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del
September 18, 2011, 03:51:28 PM
 #1

del
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September 18, 2011, 07:27:08 PM
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there will be situations where you cant check is the address really have that bitcoins or not, so i expect ppl will make offline bitcoins checkers, if the date is on the coin ppl can easily accept or not the bill/coin

I'm trying to understand how having the item marked with the date helps to make it easier (safer ?) to accept.

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September 18, 2011, 07:32:05 PM
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there will be situations where you cant check is the address really have that bitcoins or not, so i expect ppl will make offline bitcoins checkers, if the date is on the coin ppl can easily accept or not the bill/coin

I'm trying to understand how having the item marked with the date helps to make it easier (safer ?) to accept.

Example:

Coin A gets used, thrown on ground.

3 months later, someone finds Coin A.

Someone attempts to pass off Coin A as legit.

---------------

Having a timestamp wouldn't fix anything, but it could cut-down on scenarios such as above.

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September 18, 2011, 07:56:49 PM
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That's not how it works.

In order for a coin to be "used", the private key would have to be imported into your wallet.  The get to the private key, you have to remove the hologram from the back.  The hologram is attached in such a way that it is obvious if it has been removed.

So you can tell if a coin has been used or not by just looking at it.

Bitbills have a similar, obvious way to see if they have been used.

The date it was issued has no relevance to anything.

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September 18, 2011, 08:00:51 PM
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That's not how it works.

In order for a coin to be "used", the private key would have to be imported into your wallet.  The get to the private key, you have to remove the hologram from the back.  The hologram is attached in such a way that it is obvious if it has been removed.

So you can tell if a coin has been used or not by just looking at it.

Bitbills have a similar, obvious way to see if they have been used.

The date it was issued has no relevance to anything.

Ahh, I misunderstood.  Thanks for clearing that up.

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September 18, 2011, 08:00:54 PM
 #6

I don't get it... For it to be 'used' it must be partially destroyed. And I would always check the balance of the address before accepting.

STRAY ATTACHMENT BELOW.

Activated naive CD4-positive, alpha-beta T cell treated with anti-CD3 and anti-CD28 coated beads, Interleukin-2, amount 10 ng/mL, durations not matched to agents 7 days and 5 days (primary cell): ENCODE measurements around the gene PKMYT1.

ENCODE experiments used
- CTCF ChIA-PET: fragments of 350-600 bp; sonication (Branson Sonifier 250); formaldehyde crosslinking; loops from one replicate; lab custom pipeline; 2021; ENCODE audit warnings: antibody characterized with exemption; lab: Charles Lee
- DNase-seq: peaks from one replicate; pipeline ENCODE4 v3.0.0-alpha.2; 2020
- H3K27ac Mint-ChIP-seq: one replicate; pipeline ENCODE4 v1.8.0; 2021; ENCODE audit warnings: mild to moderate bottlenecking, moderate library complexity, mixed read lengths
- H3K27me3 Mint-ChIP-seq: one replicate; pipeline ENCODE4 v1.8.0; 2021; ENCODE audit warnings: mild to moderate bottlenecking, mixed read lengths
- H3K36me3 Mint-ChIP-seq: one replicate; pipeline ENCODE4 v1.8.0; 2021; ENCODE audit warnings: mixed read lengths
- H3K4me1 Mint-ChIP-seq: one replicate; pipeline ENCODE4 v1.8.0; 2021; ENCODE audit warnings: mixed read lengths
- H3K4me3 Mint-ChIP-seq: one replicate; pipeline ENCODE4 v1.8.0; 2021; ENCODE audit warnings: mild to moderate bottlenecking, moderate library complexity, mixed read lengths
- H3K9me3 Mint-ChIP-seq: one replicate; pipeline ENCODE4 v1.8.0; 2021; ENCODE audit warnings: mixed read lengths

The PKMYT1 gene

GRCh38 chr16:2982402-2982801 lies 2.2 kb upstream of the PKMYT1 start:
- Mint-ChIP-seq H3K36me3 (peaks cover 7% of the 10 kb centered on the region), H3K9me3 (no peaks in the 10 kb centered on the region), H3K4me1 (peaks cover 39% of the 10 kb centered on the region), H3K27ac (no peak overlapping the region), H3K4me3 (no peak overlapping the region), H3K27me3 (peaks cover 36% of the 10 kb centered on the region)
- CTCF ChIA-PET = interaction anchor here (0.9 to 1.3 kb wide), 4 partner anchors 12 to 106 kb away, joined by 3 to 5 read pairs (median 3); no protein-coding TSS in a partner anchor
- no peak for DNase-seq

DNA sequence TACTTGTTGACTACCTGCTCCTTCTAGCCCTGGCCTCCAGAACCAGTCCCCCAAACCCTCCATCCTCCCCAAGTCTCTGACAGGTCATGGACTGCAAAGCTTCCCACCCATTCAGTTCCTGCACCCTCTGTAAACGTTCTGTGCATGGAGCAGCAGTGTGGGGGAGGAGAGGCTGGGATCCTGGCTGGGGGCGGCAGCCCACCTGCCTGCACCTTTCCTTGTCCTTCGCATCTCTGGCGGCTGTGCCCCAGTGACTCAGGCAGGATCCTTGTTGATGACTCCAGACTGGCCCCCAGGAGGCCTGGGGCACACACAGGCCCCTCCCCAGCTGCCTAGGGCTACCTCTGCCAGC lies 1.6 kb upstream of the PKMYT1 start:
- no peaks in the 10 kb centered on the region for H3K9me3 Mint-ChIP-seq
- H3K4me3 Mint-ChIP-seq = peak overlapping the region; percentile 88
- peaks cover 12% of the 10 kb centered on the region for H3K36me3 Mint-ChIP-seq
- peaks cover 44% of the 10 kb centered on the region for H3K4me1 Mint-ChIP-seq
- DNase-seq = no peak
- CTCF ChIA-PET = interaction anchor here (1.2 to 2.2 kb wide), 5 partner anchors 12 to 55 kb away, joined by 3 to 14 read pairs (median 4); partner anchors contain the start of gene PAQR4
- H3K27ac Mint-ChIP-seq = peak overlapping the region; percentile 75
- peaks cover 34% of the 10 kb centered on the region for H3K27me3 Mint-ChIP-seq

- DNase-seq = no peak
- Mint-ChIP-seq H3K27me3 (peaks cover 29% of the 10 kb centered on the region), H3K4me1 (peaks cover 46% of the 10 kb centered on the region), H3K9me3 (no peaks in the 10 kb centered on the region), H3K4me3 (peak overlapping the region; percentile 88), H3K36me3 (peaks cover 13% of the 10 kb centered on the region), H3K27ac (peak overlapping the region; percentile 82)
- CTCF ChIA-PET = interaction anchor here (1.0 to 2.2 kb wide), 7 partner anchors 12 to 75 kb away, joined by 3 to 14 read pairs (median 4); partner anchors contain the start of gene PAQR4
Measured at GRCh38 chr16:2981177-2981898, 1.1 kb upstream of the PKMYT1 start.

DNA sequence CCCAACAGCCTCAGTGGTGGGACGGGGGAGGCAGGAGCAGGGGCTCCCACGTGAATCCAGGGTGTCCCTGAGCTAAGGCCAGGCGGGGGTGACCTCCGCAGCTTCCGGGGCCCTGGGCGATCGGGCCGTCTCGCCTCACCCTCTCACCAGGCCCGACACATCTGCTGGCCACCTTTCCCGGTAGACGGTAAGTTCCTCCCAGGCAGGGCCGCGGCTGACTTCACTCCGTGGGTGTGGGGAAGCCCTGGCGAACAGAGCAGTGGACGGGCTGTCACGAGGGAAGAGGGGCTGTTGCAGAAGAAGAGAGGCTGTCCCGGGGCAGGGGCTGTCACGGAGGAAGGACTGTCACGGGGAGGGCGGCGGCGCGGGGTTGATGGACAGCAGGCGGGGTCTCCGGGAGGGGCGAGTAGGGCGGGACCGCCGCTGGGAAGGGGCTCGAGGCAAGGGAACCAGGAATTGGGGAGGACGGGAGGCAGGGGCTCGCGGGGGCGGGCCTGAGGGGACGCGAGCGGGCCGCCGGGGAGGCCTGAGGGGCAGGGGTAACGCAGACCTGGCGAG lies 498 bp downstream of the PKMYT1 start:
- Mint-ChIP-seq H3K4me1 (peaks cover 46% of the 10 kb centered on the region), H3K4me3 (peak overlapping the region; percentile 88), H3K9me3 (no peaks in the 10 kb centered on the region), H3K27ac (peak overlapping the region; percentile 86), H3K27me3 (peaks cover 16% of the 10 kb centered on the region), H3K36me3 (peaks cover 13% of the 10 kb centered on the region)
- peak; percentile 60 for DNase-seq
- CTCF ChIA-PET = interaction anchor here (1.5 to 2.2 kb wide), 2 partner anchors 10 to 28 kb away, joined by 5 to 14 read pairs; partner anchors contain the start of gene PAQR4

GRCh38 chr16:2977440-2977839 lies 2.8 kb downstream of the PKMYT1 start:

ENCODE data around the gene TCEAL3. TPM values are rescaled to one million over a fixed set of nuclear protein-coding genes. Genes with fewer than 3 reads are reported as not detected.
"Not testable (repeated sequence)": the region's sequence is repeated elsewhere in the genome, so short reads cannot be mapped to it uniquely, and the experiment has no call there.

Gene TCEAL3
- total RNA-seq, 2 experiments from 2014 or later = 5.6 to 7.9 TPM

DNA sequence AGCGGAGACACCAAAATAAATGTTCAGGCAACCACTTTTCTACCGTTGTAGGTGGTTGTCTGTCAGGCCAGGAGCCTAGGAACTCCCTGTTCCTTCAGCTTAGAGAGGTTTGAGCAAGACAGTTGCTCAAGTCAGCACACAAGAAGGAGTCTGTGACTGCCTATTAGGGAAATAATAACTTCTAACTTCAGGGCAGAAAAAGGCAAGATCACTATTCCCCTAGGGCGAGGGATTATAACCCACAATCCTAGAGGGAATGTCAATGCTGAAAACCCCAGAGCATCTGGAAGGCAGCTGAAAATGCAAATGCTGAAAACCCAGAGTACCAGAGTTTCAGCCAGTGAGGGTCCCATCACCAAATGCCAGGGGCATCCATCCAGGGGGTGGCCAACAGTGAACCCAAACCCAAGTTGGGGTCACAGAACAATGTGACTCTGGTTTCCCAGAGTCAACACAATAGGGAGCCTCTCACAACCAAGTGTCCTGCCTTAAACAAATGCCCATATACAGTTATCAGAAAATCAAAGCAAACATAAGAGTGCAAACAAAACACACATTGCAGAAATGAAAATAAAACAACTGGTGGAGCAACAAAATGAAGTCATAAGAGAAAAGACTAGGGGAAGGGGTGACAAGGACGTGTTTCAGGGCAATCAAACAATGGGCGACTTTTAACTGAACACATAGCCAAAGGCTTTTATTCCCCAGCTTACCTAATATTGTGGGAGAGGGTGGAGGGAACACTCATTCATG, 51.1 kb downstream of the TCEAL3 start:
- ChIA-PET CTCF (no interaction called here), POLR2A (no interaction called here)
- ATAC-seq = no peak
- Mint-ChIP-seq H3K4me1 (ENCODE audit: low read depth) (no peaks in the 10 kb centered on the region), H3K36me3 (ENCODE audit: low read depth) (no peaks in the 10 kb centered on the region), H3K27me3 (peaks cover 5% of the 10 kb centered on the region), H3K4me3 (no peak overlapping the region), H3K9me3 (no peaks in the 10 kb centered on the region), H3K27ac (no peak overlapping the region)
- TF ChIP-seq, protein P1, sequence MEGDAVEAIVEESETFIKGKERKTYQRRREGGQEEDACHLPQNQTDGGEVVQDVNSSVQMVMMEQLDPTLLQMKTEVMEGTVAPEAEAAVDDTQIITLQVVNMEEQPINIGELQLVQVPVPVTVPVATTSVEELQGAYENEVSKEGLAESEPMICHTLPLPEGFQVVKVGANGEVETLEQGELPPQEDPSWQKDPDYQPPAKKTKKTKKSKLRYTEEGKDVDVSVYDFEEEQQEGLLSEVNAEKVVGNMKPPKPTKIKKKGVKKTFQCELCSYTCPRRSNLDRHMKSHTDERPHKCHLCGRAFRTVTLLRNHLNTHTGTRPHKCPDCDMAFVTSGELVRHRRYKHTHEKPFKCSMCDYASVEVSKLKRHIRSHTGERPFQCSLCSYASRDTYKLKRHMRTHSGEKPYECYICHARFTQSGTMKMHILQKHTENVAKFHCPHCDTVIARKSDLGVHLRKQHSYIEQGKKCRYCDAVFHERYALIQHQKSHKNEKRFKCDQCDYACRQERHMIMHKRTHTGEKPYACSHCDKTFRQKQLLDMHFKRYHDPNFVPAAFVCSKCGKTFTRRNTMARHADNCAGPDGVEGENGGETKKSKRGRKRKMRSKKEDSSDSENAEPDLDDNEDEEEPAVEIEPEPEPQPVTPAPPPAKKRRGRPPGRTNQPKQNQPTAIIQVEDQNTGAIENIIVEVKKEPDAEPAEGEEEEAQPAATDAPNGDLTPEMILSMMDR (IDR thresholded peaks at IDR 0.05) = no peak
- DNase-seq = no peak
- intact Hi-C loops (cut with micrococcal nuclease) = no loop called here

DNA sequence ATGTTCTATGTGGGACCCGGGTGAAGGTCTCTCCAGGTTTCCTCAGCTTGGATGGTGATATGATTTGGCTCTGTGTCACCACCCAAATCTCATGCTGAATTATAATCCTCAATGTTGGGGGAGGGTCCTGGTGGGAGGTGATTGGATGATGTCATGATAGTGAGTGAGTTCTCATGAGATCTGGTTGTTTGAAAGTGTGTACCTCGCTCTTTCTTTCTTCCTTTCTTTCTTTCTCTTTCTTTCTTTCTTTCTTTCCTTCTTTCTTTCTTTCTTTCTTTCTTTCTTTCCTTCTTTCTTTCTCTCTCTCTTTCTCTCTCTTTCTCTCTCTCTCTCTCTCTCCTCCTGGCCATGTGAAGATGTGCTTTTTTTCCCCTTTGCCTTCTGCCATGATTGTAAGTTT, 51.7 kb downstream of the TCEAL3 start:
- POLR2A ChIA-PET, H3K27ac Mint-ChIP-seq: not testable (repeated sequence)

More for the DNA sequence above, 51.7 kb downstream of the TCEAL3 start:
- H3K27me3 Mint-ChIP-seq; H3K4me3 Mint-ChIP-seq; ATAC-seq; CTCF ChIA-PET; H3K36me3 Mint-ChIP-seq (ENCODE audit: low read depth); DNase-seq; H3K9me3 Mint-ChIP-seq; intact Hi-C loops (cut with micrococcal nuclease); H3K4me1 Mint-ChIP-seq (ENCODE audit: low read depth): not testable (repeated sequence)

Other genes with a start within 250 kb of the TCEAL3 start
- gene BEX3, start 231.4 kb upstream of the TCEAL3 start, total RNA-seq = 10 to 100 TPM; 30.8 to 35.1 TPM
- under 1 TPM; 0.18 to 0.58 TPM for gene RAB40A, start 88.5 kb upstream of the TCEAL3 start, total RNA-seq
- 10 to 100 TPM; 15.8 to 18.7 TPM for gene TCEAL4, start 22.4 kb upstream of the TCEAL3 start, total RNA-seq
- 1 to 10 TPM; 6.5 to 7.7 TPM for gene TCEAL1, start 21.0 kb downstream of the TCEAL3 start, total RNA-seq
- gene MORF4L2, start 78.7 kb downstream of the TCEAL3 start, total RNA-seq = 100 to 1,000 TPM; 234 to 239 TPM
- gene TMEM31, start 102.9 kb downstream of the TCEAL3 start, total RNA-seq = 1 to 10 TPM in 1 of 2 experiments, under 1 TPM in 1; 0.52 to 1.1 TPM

I had a similar thought: Sign each coin address with seccure: http://point-at-infinity.org/seccure/. While this won't eliminate much, it would at least say the address was created by the manufacturer, and cuts down on number of culprits.

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September 18, 2011, 09:52:28 PM
 #7

It is reasonable that there will be situations where you would accept bitcoins without having network access. Indeed, no net access might be precisely why you are using physical bitcoins. From the extreme case of revolution/war, to simply a month out at sea, or up in the Arctic (uh, playing poker or something).

The face value of the coin is dependent upon trusting that the minter did not copy the private key, that the tamper resistant seal is truly irrecoverable, that it can't be x-ray/laser scanned, that the coin is not a counterfeit, and perhaps other attack vectors of which I've not thought.

So while any of those attacks might have occurred before or during your adventure off the grid, there is still piece of mind checking the balance of the public address against an offline block chain.

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September 18, 2011, 11:56:54 PM
 #8

The balances of all addresses will be far less than a gigabyte for quite a while. Today there are 150000 transactions with rarely more than 100 addresses, the majority of which are not unique in the block chain. And the majority of known addresses have a zero balance. Each address and balance is about 50 bytes. I'm guessing, if we drop zero balances, the total list would be less than 100 MB today.

EDIT: The firstbits algorithm, plus simple compression could bring each addresses and balance to about 7 bytes. My new guess is the entire block chain balance sheet could be compressed to 10 MB.

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September 19, 2011, 02:04:00 AM
 #9

A date would be good though for collector's value sake.

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September 19, 2011, 11:11:49 PM
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A date would be good though for collector's value sake.

The transaction when funds were "loaded" to the physical bitcoin has a date and time.

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September 19, 2011, 11:35:27 PM
 #11

plz put on your bills or coins the date when that bill or coins was issued

I'd be more interested in the date when the coins were mined.

example: 17 Dec - birthday - gift idea.

btw I pay premium for bitcoins mined that day, year 2010 5% 2009 3%
PM me if you have any (block explorer is your friend)

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